Assignment 2

 

We Need Oral English Classes

 

 

Problem: Students in China rarely have opportunities to speak English and they feel difficulties in communicating with foreigners in English.

Audience: English teachers in High School in Shanghai, China

 

 

 

 

 

 

 

 

Dear English teachers in High Schools in Shanghai,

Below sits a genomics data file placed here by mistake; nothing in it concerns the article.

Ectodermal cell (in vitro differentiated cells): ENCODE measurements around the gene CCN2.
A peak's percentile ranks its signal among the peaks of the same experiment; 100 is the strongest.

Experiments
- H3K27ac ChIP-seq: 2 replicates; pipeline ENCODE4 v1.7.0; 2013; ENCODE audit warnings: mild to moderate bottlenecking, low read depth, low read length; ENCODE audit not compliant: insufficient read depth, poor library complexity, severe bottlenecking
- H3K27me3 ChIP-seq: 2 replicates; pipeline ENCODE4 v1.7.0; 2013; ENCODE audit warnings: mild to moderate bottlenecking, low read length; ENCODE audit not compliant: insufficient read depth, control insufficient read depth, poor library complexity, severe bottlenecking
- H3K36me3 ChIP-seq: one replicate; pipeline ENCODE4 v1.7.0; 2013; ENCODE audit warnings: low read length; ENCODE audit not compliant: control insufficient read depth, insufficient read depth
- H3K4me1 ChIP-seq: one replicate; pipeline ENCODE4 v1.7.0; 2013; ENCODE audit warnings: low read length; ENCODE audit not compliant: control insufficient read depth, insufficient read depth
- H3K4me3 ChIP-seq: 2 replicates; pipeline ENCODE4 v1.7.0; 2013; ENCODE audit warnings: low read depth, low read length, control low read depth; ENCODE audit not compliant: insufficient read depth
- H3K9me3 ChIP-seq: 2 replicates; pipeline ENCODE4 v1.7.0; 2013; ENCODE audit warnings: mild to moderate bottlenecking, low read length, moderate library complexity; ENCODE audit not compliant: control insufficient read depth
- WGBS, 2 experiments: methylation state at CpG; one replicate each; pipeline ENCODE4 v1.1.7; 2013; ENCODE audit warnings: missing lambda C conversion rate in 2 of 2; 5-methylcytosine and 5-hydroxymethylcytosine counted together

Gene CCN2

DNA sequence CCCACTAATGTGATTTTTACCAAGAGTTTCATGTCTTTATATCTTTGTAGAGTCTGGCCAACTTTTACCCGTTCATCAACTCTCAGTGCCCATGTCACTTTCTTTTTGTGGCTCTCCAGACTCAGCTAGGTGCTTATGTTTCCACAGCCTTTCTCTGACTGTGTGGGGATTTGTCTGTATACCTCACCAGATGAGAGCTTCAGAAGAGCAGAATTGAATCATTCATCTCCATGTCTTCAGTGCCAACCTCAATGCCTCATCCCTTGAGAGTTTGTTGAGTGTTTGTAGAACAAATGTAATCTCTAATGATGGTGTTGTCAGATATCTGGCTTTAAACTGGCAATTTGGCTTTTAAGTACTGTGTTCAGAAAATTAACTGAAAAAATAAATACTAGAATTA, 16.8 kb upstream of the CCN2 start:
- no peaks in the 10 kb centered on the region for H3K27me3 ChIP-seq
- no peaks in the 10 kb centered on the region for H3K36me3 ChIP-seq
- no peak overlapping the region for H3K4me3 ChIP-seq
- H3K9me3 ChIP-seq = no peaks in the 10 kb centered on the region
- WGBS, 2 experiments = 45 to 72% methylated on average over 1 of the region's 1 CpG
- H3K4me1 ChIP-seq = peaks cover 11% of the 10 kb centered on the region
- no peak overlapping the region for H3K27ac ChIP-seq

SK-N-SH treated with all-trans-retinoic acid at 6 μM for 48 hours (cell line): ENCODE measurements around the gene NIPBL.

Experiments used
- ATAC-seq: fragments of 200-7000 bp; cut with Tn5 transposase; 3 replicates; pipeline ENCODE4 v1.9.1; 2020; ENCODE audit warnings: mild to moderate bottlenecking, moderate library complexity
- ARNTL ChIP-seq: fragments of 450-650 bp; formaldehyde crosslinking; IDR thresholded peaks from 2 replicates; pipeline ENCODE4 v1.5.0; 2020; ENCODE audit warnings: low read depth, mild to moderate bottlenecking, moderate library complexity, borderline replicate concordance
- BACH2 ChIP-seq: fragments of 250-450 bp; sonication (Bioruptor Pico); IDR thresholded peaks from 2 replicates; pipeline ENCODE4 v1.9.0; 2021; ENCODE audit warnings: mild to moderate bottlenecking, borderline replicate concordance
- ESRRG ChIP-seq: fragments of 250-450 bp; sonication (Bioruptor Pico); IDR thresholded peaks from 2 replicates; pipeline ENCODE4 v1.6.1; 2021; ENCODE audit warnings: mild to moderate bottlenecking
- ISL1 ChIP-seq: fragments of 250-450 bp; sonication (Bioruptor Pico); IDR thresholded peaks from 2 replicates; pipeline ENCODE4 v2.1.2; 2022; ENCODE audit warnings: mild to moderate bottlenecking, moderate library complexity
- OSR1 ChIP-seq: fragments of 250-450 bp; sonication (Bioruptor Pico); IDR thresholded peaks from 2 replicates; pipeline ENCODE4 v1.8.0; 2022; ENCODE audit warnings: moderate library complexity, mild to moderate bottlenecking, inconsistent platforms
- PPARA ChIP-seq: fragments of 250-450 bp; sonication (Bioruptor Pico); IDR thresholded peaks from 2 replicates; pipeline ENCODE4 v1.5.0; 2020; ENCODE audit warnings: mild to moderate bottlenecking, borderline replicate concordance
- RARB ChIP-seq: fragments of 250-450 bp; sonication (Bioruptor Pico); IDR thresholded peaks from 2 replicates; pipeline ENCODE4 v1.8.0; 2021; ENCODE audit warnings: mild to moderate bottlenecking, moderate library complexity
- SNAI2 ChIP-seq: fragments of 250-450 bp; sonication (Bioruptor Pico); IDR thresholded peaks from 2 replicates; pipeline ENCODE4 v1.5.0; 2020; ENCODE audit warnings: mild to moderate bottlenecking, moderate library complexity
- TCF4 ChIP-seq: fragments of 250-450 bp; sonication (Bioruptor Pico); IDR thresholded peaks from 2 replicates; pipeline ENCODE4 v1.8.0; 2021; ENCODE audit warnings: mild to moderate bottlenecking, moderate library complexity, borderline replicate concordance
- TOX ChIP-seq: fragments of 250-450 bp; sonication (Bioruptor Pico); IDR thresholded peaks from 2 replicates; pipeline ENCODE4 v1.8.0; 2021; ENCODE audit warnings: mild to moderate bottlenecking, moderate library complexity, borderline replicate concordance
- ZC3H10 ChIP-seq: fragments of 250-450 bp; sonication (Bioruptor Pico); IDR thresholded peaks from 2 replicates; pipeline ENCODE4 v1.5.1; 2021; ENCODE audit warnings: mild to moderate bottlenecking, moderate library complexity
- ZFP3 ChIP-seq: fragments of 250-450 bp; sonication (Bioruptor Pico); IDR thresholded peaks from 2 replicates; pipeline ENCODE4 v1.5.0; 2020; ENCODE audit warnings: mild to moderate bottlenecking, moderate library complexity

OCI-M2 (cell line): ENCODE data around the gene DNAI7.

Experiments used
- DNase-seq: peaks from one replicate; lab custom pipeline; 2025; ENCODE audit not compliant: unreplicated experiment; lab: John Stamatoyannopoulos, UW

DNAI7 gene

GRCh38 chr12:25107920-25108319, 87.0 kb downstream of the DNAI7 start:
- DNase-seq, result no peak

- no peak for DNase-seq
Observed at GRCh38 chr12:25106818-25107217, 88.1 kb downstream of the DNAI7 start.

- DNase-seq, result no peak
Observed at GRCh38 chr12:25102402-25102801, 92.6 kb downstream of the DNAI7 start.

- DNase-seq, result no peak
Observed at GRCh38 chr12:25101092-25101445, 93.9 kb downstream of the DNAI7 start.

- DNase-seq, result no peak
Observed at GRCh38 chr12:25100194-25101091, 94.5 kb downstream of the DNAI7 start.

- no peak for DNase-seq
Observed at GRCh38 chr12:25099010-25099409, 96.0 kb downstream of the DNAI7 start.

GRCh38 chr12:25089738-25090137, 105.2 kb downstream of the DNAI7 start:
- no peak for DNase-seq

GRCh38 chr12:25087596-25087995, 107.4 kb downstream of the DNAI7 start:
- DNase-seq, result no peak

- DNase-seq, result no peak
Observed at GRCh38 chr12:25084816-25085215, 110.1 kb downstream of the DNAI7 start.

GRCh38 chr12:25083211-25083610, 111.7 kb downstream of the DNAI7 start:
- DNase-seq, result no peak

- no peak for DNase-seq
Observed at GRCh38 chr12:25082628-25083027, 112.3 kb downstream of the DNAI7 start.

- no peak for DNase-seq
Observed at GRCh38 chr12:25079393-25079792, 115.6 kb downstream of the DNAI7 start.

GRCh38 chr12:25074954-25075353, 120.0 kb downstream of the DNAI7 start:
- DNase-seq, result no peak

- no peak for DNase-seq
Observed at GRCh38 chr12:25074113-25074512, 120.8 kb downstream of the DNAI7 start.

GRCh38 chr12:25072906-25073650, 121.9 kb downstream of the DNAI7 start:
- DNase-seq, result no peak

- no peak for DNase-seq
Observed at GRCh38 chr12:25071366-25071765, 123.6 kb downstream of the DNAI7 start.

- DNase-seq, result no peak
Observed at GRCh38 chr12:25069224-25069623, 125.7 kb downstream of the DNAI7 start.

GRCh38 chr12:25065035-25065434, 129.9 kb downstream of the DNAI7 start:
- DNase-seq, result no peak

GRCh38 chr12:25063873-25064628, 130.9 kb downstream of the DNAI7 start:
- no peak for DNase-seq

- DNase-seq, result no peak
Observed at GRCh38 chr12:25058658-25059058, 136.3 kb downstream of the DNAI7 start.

I grew up in Shanghai, China and began learning English in elementary school. In classes, my tasks included copying new words, listening to tapes and reciting texts. I, as well as all other students in China, read articles and word lists aloud over and over every morning in school to help memorize phrases and sentence structures. When I first attended English classes in first grade, my teacher repeatedly taught me to write down texts by heart, because exams in school were focused on the completion of full sentences. Today, even the simplest conversations such as, “How are you?” “Fine, thank you. And you?” still resonate with me. An example of how this memorization is meeting the bare minimum of communication in China can be explained through a Chinese joke. The joke talks about a policeman who came to save a Chinese man who fell into the well and asked him “How are you?”, the Chinese man replied “Fine, thank you. And you?” Although this joke is funny, it is also sad. It shows that the main use of language that students learned in school in Shanghai is not for actual communication, but for exams.